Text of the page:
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Wahid Azal: Coronavirus, Spirituality, & Politics: Shia/Sufi/Muslim Perspectives (Part 2)
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Wahid Azal makes his debut appearance on Truth Jihad Radio discussing his critique of “Shills, Spooks, and Sufis in Service of Empire,” and the larger question of the political dimensions of religion in general and Sufi Islam in particular.

Wahid Azal (BAs, MA, BL) is a recent widower and is an independent scholar specializing in the historiography and philologies of Islamic esoteric and occult texts. He has been described as a practicing Islamic Theurgist (white sorcerer) within contemporary global occulture. He is also the foremost Western authority on the post-Islamic religion of the Bayān (Azalī Bābism) and is founder of the Fatimiya Sufi Order (a Bayānī Sufi order branching off from the Shiʿite Iranian Khāksār-Jalālī, Niʿmatullāhī-Ṣafīʿalīshahī and Qādirī orders). His personal and professional interests also include the sacramental use of entheogenic (psychoactive) plants in ritualized religious contexts throughout history, and especially in MENA, as well as indigenous cosmologies and spiritualities throughout the world. Wahid Azal stands with First Nations sovereignty movements. He is a committed eco-socialist as well as theoretician to his own political theory of Theophanocracy (where Karl Marx meets Ibn ʿArabī). He has lived in Iran, the United States, Germany and is presently residing in the east-coast of Australia. His work can be found on his page , on Youtube , his blog and on .

(Republished from Truth Jihad by permission of author or representative)
• Category: Ideology • Tags: Islam, Religion 
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  1. Barret, such a primitive darwinist, it’s beyong believe people fall for this fraud.

  2. A Muslim whose interests include sorcery, the sacramental use of psychoactive plants, and tantric sex.

    Needless to say, he does not live in a Muslim country, where such activities are serious crimes, often carrying the death penalty.

    • Agree: Fuerchtegott
    • Replies: @Fuerchtegott
    , @AnonStarter
  3. @James N. Kennett

    Not to forget, what he’s drawn to is the simpleton’s single predestination, which he admires so much, no matter if in Hinduism, Calvinism or Islam.

  4. @James N. Kennett

    Needless to say, he does not live in a Muslim country, where such activities are serious crimes, often carrying the death penalty.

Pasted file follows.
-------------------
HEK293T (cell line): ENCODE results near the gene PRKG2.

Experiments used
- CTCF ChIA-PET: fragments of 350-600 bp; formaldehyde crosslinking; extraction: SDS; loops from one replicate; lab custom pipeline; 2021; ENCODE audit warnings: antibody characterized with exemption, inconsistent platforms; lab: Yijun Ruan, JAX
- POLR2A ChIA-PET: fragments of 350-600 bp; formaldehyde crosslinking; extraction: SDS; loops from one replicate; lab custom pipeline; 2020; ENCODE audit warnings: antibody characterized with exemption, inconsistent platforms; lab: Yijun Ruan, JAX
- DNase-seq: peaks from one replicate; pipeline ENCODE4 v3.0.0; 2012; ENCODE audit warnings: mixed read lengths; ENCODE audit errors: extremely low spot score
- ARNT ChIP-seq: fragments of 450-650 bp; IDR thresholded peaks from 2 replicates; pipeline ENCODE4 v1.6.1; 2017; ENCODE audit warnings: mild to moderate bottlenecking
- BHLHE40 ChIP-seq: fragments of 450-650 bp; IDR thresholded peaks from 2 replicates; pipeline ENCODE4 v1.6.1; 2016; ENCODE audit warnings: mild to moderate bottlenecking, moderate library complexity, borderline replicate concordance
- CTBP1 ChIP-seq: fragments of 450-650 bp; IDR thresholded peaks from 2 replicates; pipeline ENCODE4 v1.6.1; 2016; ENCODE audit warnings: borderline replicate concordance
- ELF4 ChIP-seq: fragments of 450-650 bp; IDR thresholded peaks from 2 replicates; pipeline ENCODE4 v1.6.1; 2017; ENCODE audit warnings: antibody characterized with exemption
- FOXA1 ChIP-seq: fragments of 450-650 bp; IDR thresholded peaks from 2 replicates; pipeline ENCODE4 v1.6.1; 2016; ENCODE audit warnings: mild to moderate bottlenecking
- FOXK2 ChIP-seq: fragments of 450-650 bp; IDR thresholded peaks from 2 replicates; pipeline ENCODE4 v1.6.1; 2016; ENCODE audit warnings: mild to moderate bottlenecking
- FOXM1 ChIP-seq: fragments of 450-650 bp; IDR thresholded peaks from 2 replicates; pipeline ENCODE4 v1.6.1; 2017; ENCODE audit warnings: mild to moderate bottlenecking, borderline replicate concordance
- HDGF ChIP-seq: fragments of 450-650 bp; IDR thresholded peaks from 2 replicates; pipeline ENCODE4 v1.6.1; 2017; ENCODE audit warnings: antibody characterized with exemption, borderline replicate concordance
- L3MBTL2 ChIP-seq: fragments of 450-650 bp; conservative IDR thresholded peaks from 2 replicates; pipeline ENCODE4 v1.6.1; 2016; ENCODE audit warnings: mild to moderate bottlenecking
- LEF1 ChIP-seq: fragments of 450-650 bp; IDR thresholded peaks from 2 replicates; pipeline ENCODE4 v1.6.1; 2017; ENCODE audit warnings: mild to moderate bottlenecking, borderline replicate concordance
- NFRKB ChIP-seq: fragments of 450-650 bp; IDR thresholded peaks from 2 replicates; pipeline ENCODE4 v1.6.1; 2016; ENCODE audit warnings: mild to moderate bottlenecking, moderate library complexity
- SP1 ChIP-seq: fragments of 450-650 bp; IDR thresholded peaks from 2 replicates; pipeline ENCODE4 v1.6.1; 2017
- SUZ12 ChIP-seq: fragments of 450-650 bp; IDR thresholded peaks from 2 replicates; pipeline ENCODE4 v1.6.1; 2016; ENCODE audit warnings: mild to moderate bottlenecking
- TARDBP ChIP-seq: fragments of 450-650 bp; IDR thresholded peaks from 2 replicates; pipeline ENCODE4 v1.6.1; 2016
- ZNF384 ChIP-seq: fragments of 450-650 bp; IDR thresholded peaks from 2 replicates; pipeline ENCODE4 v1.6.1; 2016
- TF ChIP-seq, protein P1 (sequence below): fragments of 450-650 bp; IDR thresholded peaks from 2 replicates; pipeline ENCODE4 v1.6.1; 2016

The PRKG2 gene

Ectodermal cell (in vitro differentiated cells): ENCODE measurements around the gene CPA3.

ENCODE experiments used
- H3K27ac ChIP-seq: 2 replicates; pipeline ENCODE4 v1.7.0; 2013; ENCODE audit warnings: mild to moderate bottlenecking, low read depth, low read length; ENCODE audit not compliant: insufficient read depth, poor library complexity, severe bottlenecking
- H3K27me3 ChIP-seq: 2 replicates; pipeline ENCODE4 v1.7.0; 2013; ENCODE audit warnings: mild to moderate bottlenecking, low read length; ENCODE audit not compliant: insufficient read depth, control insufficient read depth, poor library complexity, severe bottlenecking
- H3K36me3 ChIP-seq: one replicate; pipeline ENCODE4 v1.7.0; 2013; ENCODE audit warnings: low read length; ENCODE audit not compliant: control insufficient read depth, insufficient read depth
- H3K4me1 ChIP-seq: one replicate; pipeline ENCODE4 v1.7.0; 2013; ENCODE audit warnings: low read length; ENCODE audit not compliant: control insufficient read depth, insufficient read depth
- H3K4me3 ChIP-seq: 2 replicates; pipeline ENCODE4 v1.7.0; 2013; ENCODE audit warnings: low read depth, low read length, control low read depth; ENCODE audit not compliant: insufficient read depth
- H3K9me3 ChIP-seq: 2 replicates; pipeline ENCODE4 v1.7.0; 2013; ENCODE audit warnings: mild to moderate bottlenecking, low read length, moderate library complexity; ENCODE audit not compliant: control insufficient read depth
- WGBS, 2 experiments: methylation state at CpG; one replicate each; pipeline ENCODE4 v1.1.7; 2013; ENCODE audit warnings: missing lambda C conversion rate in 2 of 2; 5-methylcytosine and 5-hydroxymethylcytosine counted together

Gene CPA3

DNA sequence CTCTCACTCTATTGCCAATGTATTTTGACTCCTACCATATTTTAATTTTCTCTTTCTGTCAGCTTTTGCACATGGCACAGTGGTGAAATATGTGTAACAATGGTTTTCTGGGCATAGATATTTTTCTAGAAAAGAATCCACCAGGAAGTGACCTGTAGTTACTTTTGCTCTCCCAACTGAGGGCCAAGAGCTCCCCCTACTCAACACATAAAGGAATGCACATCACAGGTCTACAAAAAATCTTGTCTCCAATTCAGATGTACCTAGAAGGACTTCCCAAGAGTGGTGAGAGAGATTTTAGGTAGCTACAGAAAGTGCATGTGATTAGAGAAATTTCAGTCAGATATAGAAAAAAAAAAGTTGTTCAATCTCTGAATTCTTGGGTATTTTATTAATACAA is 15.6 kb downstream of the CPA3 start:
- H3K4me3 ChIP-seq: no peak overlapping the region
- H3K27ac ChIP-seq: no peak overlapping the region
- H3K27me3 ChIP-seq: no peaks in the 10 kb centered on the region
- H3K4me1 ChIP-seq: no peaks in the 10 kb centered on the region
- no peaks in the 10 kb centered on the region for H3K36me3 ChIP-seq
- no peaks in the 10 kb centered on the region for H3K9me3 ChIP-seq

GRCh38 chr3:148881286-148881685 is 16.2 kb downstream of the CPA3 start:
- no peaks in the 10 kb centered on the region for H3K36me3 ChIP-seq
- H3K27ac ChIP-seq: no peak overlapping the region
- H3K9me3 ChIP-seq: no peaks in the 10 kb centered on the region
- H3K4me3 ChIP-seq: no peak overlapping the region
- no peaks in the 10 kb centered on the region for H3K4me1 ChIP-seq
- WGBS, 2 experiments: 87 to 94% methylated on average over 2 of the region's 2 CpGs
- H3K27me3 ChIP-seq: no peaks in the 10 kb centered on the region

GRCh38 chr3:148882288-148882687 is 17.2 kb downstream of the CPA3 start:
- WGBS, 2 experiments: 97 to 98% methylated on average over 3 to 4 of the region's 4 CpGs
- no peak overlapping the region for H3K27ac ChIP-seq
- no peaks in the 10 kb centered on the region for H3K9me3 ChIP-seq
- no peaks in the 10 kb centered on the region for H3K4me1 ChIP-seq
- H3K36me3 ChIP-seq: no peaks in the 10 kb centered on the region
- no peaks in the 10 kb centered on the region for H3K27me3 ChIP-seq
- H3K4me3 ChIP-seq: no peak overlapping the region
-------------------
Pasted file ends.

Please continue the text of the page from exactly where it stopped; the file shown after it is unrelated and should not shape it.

I’ve lived in more than one Muslim country and can speak to this.

    I won’t bother to try and convince anyone here of sorcery. I’m reminded of once meeting an avowed atheist who attested to an out-of-body experience best categorized as “astral travel,” since — without ingesting, inhaling, injecting, infusing, or incorporating any substance — he “visited” a place at several hours distance to which he’d never been, then confirmed it was the same place by actually traveling there. He was convinced that there’d be a perfectly empirical explanation for it discovered in his lifetime. What he called “science” had yet to catch up to all the facts.

    Denial ain’t just a river in Egypt.

    You’ll note that Azal is described as a “white sorcerer.” These individuals are typically sought out to neutralize the effect of “black magic” and would not be held criminally liable for their service — however much you think they should be.

    It’s true that, on the books, Muslim countries have stiff penalties for the possession and use of what we’d call Schedule I — and thus illegal — substances in America. Sometimes an example is made of users and dealers, though in reality, hash and other psychoactives are everywhere and very little is done to prosecute their use, provided it is discreet.

    And only in the unlikely event that one would engage in it publicly before multiple witnesses would tantric sex Islamically categorized as extramarital adultery possibly warrant a death sentence in a minority of Muslim countries.

    I’ve met expats who married Muslims, had children and lived nearly a quarter of a century overseas without learning the native tongue or having a great deal of experience with the very country of their residence. That was always baffling to me.

    Even if Azal turns you off, you should ask around before making too many assumptions.

  5. anon[182] • Disclaimer says:

    His name was Nima Hazini before he changed it. Go to town in usenet archives to see the full picture of this creature. Try Iran, Bahai forums, to start, starting back in 2000.

    This is a wanna be Alistair Crowley for “Muslims”; certified Kook; possibly also a Spook. Recently making appearances on certain media venues that now include

    As to this ‘white’ and ‘black’ magic dichotomy, it was, is, and remains the notion of individuals that sink to the trap of “magic”.

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